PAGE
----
But the very cases that the DOL cites highlight the dangers of unmooring the investments inquiry from the profit or loss inquiry.  The Fifth Circuit and other courts, for example, consider the “relative” investment made by the worker compared to the investments made by the putative employer.  The NPRM adopts this approach.  But this type of comparison will almost always result in the investment prong favoring employee status: businesses tend to be much larger than the contractors they engage.  This begs the question why a factor which will almost invariably tilt in favor of employee status should be used to determine employee status.  Such a standard will either improperly tilt the analysis in favor of employee status or be ignored.  Indeed, in the very Fifth Circuit case the DOL cites, the Court gave the investment factor “little weight” because the plaintiffs were small businesspersons who necessarily worked for much larger companies.  It therefore did not help the ultimate inquiry of ascertaining whether the workers were economically independent of or dependent on the putative employer. 

There is the added problem of the DOL’s lack of guidance on how to calibrate the relative investments inquiry.  Consider an independent contractor with multiple clients.  Is a court supposed to compare the relative investments between the contractor and each client?  Or should it do so on a pro rata basis?  Or should it compare the contractor’s investments with the collective investments of his or her clients?  In the case of an employer with multiple product service lines (PSLs), do investments in all PSLs count?  Or does just the one to which the putative employee provides services?  These unaddressed questions are likely to add confusion, not clarity, to the analysis.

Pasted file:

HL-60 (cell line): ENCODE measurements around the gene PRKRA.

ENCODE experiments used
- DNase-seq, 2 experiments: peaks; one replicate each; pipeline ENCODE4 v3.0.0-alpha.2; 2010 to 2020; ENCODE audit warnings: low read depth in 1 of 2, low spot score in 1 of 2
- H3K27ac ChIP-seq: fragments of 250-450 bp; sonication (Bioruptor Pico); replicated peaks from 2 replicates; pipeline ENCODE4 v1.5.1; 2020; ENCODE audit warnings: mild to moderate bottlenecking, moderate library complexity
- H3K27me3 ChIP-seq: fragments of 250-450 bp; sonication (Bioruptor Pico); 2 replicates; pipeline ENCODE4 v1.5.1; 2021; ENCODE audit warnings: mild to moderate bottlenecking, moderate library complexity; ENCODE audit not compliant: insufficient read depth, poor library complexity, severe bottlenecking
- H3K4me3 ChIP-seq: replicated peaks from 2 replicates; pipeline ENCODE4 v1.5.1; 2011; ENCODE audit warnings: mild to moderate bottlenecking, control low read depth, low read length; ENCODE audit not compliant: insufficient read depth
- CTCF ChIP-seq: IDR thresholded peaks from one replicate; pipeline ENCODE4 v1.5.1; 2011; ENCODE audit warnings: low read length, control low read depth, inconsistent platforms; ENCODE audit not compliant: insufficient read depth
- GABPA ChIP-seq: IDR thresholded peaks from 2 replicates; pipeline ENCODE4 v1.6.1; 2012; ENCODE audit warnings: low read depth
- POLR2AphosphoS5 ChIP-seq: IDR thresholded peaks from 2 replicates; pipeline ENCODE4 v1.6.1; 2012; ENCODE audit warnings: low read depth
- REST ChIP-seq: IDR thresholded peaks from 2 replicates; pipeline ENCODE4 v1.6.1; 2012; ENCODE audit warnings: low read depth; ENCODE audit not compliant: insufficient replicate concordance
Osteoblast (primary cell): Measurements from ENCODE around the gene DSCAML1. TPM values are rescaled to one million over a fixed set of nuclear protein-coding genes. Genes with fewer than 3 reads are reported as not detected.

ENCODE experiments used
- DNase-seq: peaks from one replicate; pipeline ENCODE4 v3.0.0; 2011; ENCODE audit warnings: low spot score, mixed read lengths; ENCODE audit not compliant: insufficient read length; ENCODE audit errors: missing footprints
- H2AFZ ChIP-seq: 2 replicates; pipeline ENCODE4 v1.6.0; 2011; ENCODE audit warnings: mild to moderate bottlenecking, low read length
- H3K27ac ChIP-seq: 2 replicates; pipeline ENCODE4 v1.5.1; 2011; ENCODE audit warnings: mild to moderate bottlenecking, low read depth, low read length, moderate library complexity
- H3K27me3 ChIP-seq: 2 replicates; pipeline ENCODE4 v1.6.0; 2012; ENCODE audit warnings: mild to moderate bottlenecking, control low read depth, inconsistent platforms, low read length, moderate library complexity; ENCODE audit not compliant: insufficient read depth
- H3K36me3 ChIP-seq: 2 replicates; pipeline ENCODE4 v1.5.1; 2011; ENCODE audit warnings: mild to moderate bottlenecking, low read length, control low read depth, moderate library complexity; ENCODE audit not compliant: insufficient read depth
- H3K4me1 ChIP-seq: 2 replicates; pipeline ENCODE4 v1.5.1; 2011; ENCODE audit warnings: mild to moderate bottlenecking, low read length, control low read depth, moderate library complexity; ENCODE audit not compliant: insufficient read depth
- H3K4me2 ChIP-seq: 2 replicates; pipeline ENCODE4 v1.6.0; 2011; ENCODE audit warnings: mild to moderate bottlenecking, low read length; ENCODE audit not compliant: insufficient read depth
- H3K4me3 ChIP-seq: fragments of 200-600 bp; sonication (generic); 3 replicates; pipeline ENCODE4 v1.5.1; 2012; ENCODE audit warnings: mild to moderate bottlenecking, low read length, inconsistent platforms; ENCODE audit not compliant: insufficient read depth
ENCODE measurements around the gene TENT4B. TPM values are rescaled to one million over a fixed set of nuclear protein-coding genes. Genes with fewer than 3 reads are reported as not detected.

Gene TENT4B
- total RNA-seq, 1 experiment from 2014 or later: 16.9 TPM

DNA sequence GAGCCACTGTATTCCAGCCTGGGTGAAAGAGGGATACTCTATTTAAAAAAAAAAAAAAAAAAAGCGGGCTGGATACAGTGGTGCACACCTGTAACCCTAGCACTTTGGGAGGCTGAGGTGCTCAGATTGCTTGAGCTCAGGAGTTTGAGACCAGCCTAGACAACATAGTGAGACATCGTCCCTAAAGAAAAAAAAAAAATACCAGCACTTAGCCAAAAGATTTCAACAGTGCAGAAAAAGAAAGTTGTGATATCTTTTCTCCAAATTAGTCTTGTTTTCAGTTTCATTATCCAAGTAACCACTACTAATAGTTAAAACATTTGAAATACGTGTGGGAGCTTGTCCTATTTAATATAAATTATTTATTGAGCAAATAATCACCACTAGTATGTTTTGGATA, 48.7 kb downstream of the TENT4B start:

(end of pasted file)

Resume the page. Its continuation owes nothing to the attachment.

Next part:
Assessing investments apart from profit or loss also risks overlooking that many independent contractors have made minimal capital investments.  As Judge Easterbrook remarked decades ago, “possess[ing] little or no physical capital . . . is true of many workers we would call independent contractors.  Think of lawyers, many of whom do not even own books.  The bar sells human capital rather than physical capital, but this does not imply that lawyers are ‘employers’ of their clients under the FLSA.”   This statement is doubly true today, where freelancers and “gig” workers often invest in themselves—their training, skills, and experience—as opposed to physical capital.   

There is also the related problem of what specific investments are probative of independent contractor status.  Tying investment to profit or loss would sharpen the inquiry by focusing on those investments—and only those investments—which are designed to return a profit (or risk a loss), which will generally be probative of contractor or employee status.  Indeed, it is hard to imagine a relevant investment that will not affect profit or loss.  The NPRM appears to take the position that only those investments which further the independent contractor’s work for the putative employer are relevant.  But that is just another way of saying investments which relate to profit or loss within the relevant line of business.  At best, then, the NPRM creates a duplicative inquiry.  At worst, it opens the door for consideration of investments that have nothing to do with whether or not a worker is economically dependent on a particular business. One of the NPRM’s stated goals is to bring clarity to determining employee status under the FLSA.  But by returning to a standard which analyzes investments separate and apart from profit or loss, it risks the opposite.